Humayun’s Tomb looks more like a grand palace than a tomb. Located in the eastern part of Dehli, Humayun’s Tomb is one of the best preserved Mughal monuments and has a striking resemblance to the famous Taj Mahal. This stunning mausoleum is the first example of Mughal architecture in India and was built to honour Mughal Emperor Humayun by his widowed wife after he tumbled down a massive flight of stairs and fell to his death. The grounds surrounding Humayun’s Toms are also spectacular. The Arab Serai Gate, was built between 1560-61 and has a commanding presence standing 14 metres high. The gateway led to the walled enclosure where the Persian craftsmen were housed when they came to build Humayun’s Tomb. Built out of red sandstone and white marble inlay work, it certainly is an impressive addition to the grounds. Another beautiful feature within the ground is the West Gate, which stands 16 metres high and is the main entrance to the World Heritage Gardens of Humayun’s Tomb.
Qutb (Qutub) Minar
The Qutb Complex in Delhi was one of my favourite sites within the city. The complex consists of monuments and buildings from the Delhi Sultanate at Mehrauli in Delhi in India. The standout feature of the complex is the Qutb Minar, which was built in the early 13th-century, is made of red sandstone and towers over the people below at 72.5 metres high. Tapering from 2.75 metres in diameter at its peak, to 14.32 metres at its base, the Qutb Minar is definitely one of those monuments that will make you feel small as you stand at the base and gaze up. Take an hour, or so to meander through the ruins and admire all of the beautiful details that were done completely by hand.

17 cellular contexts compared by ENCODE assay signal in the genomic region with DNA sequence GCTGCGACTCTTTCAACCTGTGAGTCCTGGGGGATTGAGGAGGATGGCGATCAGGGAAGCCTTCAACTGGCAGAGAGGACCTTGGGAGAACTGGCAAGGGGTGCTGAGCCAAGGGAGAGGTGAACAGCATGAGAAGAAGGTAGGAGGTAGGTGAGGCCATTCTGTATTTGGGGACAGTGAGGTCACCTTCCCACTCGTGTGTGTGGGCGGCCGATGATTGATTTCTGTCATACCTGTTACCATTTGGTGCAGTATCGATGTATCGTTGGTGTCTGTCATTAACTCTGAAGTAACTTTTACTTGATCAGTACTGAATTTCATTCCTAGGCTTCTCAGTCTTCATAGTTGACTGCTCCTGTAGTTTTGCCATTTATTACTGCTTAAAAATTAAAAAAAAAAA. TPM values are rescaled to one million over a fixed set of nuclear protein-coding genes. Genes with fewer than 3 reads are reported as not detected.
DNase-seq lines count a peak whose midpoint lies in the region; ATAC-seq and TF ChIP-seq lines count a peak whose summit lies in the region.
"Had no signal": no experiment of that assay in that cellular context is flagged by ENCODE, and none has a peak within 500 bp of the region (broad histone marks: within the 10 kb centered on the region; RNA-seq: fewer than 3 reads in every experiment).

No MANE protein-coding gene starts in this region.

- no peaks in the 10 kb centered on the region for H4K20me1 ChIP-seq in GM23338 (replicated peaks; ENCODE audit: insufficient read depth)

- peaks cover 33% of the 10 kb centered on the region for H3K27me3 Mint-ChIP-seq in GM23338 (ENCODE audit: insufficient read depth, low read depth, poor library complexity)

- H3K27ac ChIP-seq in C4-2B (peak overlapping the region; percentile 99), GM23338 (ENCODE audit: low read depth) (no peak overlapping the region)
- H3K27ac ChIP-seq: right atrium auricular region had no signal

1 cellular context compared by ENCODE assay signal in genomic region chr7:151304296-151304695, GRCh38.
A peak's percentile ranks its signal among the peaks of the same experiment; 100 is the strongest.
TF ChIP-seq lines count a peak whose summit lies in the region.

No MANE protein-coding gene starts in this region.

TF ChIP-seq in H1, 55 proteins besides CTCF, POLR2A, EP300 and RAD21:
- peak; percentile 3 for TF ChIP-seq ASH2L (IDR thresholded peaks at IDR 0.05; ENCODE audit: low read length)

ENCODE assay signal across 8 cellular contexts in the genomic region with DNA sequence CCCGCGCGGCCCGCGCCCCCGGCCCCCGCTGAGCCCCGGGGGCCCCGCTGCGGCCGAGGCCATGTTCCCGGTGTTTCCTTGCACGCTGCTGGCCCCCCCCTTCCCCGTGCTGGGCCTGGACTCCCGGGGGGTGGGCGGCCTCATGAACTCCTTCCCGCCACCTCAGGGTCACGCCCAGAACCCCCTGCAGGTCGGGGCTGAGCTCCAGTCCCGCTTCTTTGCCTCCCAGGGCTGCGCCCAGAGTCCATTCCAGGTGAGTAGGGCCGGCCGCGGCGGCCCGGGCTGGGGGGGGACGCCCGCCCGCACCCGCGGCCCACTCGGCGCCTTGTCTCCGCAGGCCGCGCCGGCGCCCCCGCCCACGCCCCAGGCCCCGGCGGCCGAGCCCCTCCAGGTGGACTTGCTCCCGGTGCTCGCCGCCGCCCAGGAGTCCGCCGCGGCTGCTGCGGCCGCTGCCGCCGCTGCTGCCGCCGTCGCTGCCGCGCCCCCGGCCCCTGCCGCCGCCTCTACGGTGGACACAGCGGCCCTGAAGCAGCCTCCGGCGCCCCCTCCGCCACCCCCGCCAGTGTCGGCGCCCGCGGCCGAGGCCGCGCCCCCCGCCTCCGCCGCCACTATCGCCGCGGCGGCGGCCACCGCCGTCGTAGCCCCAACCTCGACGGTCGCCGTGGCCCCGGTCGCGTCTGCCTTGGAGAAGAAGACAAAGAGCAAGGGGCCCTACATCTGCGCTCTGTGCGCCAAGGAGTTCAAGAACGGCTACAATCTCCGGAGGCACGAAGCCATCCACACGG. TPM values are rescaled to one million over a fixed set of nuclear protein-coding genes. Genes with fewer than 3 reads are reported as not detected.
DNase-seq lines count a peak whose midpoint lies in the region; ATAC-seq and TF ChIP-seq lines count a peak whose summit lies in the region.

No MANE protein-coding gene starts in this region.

The India Gate
As you drive through the streets of New Delhi, you may notice something that looks like the Arc de Triomphe in Paris. The India Gate was built to commemorate the Indian soldiers that fought and lost their lives during World War I and was designed by British architect, Edwin Lutyens. We only had a chance to drive by, so the only photo I could snap was from our bus window, but it was definitely a structure that I did not expect to see in the middle of New Delhi.
Other sites that I wish we had time to see were The Red Fort, Rajghat, Hauz Khas Complex, Fatehpuri Masjid and Sri Digambar Jain Lal Mandir. Delhi is such a massive city with so much to see and so much to do and a lot of travellers tend to overlook the big city and head to other parts of the country. Although Delhi wasn’t my favourite place during my trip and it will put every single one of your senses into overdrive, but I truly feel that if you are coming to India, you need to really experience India for all its got, crowds and all because there is always beauty within the chaos.
Have any of you guys been to Delhi? If you have, what were your first impressions upon visiting? Are any of you from Delhi? What are your favourite off the beaten track things to do and see in your city? Post it in the comments below! xo
I travelled to India with Vivid Life Journeys in partnership with Toerboer based in South Africa and Ashoka Holidays based in Jaipur, India.